Kozloff, Joyce  Search this
Kushner, Robert  Search this
Leach, Bernard  Search this
Serra, Richard  Search this
Shark, Bud  Search this
Voulkos, Peter  Search this
Woodman, George  Search this
Bellagio Study and Conference Center  Search this
Centre internationale de recherche sur le verre et les arts plastiques (Marseille, France)  Search this
Europees Keramisch Werkcentrum  Search this
Fabric Workshop  Search this
Girl Scouts of the United States of America  Search this
Nanette L. Laitman Documentation Project for Craft and Decorative Arts in America  Search this
School for American Crafts  Search this
University of Colorado  Search this
Boulder (Colo.).. Parks & Recreation Department  Search this
Type:
Interviews
Sound recordings
Place:
Boulder (Colo.)
India -- description and travel
Mexico -- description and travel
Netherlands -- description and travel
Citation:
Quotes and excerpts must be cited as follows: Oral history interview with Betty Woodman, 2003 April 22 and 29. Archives of American Art, Smithsonian Institution.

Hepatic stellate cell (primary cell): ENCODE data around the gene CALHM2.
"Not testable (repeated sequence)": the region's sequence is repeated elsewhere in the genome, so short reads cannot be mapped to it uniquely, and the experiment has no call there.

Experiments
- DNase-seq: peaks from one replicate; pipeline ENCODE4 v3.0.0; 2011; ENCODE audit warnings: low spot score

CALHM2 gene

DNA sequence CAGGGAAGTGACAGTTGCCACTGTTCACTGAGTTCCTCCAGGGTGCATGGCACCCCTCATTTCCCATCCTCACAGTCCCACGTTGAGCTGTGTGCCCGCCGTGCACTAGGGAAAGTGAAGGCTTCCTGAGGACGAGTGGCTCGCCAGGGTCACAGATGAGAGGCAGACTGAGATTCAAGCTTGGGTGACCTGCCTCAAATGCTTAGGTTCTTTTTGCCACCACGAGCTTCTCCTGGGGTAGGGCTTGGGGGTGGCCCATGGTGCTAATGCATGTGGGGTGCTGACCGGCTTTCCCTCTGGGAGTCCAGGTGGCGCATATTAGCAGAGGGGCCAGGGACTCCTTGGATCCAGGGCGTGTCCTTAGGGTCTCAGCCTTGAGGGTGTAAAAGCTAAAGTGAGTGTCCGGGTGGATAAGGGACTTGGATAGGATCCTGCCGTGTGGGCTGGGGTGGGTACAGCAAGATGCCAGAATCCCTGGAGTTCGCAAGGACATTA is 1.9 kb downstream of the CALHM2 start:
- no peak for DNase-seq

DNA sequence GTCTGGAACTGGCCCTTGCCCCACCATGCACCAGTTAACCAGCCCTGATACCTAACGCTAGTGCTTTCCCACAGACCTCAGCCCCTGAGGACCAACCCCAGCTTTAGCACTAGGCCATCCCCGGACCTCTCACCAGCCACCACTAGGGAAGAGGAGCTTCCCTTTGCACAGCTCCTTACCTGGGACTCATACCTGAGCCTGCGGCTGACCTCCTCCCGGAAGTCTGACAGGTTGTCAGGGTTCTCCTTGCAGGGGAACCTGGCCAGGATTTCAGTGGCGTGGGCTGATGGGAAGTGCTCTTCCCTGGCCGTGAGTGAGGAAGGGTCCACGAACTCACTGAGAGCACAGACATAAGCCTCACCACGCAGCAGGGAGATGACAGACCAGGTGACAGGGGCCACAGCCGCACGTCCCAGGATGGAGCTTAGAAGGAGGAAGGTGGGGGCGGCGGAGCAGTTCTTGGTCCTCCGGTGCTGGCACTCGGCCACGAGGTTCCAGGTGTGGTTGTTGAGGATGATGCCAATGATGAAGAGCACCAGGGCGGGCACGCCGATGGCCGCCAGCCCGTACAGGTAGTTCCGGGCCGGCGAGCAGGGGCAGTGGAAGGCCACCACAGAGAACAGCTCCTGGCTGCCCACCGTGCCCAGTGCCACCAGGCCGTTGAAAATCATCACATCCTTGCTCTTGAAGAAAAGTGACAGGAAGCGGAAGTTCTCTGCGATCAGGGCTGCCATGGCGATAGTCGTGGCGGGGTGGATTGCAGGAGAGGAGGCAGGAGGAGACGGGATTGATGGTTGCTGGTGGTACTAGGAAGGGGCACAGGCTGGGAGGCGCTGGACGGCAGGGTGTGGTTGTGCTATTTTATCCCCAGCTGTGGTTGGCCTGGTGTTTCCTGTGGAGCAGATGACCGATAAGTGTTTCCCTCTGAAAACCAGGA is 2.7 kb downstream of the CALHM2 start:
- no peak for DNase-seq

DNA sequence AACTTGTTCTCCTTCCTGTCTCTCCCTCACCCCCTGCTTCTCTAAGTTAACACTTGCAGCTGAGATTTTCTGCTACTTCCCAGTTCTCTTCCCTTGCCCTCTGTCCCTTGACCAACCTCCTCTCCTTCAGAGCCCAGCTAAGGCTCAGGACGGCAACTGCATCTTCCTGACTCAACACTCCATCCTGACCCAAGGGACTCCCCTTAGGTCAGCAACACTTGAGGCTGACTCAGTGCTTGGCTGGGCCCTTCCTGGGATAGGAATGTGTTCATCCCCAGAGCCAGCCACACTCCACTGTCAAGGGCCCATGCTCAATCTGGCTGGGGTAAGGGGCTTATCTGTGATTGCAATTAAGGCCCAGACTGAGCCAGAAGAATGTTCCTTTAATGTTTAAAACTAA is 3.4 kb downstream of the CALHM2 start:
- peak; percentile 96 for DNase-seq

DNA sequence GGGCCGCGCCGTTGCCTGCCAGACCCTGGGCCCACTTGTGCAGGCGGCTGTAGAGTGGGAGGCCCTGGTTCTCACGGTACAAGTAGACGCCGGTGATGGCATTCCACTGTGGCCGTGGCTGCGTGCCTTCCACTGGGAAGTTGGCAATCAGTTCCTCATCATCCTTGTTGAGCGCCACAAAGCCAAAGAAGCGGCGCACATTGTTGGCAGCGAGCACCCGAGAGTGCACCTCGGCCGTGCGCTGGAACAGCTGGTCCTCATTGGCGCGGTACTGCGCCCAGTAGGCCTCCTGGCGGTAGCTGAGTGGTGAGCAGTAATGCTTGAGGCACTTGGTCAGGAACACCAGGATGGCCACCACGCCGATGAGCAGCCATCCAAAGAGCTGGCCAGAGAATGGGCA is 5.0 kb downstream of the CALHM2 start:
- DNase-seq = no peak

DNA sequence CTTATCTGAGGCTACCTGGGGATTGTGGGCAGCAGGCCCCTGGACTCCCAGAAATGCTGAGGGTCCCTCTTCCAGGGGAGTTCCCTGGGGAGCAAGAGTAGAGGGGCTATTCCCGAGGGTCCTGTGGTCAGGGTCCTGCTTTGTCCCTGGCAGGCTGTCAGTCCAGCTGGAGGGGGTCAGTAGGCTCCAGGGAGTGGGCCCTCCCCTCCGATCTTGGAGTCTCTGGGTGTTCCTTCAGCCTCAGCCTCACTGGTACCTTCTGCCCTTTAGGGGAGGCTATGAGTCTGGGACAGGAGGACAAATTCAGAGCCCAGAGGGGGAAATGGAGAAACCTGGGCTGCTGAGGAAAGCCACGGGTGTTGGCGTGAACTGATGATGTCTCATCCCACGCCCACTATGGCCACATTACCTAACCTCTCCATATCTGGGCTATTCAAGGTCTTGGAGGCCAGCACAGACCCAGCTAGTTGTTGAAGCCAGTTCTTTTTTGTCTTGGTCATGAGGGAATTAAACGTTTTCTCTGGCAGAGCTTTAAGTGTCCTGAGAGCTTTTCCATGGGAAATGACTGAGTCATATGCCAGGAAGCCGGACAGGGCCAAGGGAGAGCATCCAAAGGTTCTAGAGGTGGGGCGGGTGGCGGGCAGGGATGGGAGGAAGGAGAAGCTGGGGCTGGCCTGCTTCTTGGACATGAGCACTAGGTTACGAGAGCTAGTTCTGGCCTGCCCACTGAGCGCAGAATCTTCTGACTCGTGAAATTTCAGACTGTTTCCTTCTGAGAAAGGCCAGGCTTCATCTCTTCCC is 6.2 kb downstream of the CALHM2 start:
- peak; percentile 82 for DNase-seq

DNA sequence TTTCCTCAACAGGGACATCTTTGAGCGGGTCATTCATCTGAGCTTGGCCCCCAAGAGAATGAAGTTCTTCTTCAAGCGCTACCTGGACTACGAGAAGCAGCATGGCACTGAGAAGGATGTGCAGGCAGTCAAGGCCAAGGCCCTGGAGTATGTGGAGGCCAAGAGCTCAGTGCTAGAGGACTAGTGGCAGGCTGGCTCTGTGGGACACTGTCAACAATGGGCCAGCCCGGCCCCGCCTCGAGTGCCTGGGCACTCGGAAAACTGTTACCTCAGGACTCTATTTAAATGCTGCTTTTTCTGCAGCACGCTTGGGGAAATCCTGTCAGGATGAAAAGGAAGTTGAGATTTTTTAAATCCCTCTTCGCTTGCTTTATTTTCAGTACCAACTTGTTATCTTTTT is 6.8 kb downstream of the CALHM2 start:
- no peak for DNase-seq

Topic:
Airplanes -- Models  Search this
Art -- Study and teaching  Search this
Ceramics -- Study and teaching  Search this
Decorative arts  Search this
Glass art  Search this
Screen process printing  Search this
Women artists  Search this
World War, 1939-1945  Search this
Women ceramicists  Search this
Handicraft  Search this
Theme:
Craft  Search this
Women  Search this
Record number:
(DSI-AAA_CollID)13297
(DSI-AAA_SIRISBib)245771
AAA_collcode_woodma03
Theme:
Craft
Women
Data Source:
Archives of American Art
EDAN-URL:
edanmdm:AAADCD_oh_245771
Online Media: